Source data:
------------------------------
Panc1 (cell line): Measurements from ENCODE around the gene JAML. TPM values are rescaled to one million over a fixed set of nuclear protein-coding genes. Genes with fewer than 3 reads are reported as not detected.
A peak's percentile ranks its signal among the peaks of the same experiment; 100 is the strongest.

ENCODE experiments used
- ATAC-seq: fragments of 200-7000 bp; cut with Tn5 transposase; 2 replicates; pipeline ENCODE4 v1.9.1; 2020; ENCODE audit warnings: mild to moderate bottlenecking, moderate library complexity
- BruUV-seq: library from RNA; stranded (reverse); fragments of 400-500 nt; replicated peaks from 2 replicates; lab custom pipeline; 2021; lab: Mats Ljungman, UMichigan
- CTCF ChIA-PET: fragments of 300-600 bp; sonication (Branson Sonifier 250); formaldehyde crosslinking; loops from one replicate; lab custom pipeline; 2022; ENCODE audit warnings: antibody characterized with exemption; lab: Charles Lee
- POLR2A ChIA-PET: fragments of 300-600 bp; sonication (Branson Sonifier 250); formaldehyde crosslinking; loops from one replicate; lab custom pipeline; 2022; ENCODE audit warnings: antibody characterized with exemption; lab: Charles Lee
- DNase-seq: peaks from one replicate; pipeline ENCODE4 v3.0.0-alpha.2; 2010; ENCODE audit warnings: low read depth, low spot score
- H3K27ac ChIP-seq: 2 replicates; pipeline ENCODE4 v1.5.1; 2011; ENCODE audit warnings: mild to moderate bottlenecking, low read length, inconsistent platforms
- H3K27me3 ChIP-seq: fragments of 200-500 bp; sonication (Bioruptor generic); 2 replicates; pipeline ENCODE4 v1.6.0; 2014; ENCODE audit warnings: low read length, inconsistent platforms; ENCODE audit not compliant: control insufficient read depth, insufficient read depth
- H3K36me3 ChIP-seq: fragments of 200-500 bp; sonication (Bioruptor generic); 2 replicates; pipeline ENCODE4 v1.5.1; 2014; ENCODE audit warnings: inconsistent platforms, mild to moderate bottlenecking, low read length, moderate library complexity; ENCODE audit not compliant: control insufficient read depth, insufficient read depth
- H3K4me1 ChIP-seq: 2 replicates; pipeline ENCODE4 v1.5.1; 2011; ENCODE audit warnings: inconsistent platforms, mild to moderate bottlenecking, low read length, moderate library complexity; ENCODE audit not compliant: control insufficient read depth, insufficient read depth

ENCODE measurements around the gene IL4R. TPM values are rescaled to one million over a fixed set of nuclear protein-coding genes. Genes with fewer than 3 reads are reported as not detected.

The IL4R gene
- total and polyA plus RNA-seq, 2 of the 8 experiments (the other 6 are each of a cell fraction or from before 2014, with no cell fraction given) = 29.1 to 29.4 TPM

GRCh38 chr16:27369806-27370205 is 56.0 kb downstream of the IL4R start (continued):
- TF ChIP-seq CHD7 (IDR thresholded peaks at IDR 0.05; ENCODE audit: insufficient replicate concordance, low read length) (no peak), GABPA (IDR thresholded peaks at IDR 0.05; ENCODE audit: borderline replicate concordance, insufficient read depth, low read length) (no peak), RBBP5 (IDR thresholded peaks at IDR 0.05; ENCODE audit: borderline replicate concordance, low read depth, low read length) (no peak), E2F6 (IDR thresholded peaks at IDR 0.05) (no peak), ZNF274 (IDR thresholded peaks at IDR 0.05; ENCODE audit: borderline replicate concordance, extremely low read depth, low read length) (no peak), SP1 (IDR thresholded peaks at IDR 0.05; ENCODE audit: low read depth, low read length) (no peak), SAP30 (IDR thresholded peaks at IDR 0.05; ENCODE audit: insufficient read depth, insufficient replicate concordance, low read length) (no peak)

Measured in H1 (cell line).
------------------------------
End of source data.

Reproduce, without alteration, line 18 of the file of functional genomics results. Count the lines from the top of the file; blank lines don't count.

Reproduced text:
Measured in H1 (cell line).